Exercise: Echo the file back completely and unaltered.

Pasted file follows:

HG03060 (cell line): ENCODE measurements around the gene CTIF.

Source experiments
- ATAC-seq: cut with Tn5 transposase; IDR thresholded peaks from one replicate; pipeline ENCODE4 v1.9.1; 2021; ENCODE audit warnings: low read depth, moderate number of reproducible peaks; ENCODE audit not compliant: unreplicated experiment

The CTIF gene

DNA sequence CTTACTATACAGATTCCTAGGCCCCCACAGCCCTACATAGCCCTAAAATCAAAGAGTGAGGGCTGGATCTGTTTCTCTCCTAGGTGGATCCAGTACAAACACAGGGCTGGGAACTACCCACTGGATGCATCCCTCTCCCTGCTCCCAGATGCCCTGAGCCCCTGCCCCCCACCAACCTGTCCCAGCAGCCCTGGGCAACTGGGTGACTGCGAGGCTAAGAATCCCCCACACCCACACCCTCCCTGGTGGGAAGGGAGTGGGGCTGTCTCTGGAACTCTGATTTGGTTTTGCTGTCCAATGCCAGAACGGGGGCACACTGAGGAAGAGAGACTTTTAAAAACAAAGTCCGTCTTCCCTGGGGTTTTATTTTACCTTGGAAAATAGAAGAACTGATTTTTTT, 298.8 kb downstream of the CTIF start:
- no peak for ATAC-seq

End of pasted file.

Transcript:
HG03060 (cell line): ENCODE measurements around the gene CTIF.

Source experiments
- ATAC-seq: cut with Tn5 transposase; IDR thresholded peaks from one replicate; pipeline ENCODE4 v1.9.1; 2021; ENCODE audit warnings: low read depth, moderate number of reproducible peaks; ENCODE audit not compliant: unreplicated experiment

The CTIF gene

DNA sequence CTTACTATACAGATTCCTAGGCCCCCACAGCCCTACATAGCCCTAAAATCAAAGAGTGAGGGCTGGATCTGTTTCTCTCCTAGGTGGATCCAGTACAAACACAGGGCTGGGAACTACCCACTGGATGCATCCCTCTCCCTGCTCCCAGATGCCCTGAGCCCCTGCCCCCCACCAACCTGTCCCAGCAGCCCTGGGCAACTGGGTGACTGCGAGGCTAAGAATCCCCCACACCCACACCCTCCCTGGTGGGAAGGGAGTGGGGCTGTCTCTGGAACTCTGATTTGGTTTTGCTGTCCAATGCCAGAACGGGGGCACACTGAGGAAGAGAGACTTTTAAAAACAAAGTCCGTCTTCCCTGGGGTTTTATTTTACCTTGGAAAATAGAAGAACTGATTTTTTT, 298.8 kb downstream of the CTIF start:
- no peak for ATAC-seq